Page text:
Owing to his father's reluctance to sign the enlistment form Robin needed to wait until he was 21 before joining the RAAF. His confidence impressed recruiters and few Australians were not familiar with his father's starring roles if not his own in Australia's last silent movie, and he was put into the pilot stream. By April 1944 Robin was in England with RAF 27 Operational Training Unit, choosing his crew. Perhaps it was due to his sense of fun that Robin chose Ian Ronald Osborne, later pilot officer, as his navigator. Osborne enlisted at 18 in September 1942 and was a former student of North Sydney's Church of England Grammar School. There were loads of gibes between the two about whose school was superior and then the wireless operator air gunner, 21-year-old flight sergeant Keith Kevin Reynolds, would cut in and say they both had it wrong because he attended The King's School. Reynolds had represented King's in tennis, and had been one of the 1st XI and XV. It was certainly unusual to have members of three of Sydney's most prestigious private Protestant schools represented in the same crew, although it was common for the RAAF to choose the most educated of wartime volunteers.
The bomb aimer, pilot officer John Gordon Treatt Killen, 24, had his own pedigree, and was working with his father, John, on the family property at Goobragandra via Tumut, NSW. Melbourne was the home town of both gunners, 19-year-old mid upper gunner, flight sergeant Ray McKaskill, and 20-year-old rear gunner, flight sergeant James Harper. McKaskill couldn't claim to attending a top school - he spent his education at Boolarra State, and no one had the slightest idea where that was. When he enlisted at 18 in June 1943 he had been working as a grocer's assistant. Harper too did not come from the comfortable lifestyle enjoyed by his skipper, navigator, wireless operator air gunner, and bomb aimer. He was 18 when he applied for RAAF entry. His education was modest - Belmont State School, Victoria - before leaving to get a job. He was studying at Geelong Tech at night and was an apprentice cabinet maker. Sharp tools could be risky and Jim lost a joint from his left ring finger. A referee recommended Jim because he was ''honest and reputable'' with ''a clean interest in life''. The RAAF originally thought Jim Harper should be placed in a trade, but tests were mixed, and he was delighted when they decided not only to send him to aircrew training but also selected him as a trainee pilot.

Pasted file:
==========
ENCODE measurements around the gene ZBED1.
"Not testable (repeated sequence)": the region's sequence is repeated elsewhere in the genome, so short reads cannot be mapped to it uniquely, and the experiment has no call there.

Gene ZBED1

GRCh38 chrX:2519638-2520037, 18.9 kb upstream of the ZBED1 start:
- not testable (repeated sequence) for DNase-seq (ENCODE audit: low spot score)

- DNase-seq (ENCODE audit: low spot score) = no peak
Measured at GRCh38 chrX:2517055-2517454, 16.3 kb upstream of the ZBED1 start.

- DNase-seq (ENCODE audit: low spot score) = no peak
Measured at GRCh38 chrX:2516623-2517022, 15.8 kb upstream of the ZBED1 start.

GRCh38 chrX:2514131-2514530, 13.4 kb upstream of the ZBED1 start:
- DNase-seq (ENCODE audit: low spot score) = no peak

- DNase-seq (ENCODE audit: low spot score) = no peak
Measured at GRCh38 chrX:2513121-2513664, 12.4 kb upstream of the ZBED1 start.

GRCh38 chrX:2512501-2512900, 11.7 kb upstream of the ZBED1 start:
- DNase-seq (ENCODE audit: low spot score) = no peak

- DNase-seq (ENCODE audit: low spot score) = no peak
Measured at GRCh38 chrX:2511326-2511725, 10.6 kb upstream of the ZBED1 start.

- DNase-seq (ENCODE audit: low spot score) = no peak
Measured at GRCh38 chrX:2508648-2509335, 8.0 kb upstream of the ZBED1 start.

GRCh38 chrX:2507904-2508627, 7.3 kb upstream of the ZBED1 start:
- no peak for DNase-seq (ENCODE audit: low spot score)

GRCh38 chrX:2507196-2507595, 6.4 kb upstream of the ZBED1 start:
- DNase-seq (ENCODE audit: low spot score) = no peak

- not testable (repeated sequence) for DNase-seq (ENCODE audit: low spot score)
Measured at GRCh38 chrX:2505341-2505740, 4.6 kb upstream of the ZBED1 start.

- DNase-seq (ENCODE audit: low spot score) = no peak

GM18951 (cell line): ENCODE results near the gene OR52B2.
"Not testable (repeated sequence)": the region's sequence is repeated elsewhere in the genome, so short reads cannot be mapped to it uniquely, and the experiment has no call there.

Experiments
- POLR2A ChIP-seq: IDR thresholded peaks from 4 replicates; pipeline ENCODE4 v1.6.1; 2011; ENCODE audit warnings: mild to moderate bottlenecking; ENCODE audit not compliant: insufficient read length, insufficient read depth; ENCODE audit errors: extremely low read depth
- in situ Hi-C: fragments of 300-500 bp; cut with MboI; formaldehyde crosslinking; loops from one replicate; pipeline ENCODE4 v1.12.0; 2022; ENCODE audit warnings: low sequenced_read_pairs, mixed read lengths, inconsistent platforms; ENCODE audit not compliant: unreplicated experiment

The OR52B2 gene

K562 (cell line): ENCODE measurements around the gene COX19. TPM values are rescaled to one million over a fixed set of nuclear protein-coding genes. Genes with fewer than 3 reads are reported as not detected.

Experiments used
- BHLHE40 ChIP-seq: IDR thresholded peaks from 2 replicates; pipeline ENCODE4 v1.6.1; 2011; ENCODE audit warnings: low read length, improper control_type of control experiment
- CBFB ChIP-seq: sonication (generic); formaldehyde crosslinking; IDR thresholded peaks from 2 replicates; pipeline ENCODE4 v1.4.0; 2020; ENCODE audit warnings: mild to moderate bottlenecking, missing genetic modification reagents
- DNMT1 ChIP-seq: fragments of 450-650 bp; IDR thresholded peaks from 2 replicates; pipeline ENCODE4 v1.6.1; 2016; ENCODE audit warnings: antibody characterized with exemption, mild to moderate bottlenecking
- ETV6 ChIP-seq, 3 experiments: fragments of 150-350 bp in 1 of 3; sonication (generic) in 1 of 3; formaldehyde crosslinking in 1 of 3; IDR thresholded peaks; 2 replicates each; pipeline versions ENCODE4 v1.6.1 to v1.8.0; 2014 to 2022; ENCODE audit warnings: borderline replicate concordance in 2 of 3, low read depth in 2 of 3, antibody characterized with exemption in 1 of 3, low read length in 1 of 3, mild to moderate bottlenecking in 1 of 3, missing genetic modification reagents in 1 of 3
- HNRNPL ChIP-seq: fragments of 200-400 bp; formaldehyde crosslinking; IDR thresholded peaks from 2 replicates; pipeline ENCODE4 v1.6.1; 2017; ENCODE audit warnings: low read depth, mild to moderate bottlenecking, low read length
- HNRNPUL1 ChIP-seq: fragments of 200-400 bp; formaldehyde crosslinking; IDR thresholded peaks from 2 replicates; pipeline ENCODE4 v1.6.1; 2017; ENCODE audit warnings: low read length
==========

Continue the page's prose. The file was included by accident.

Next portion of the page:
Unfortunately the pilot bit did not jell. Whereas he tested well on ''persistence'' and ''endurance'', he did not do well on ''leadership''. He excelled at gunnery and aircraft recognition, so an air gunner he became, and was pleased to be selected by Robin Ordell as his rear gunner. The crew was complete when RAF sergeant Charles Scurr, 24, from Durham, England, was appointed flight engineer. They joined RAF 100 Squadron and five months of demanding operations. In June 1944 Ordell was commissioned pilot officer, then flying officer, and by November the confident, good-looking pilot was flight lieutenant. He received a Distinguished Flying Cross in February 1945 with the citation: ''Ordell has completed and been captain of aircraft for numerous operations against the enemy, in the course of which he has shown the utmost fortitude, courage and devotion.''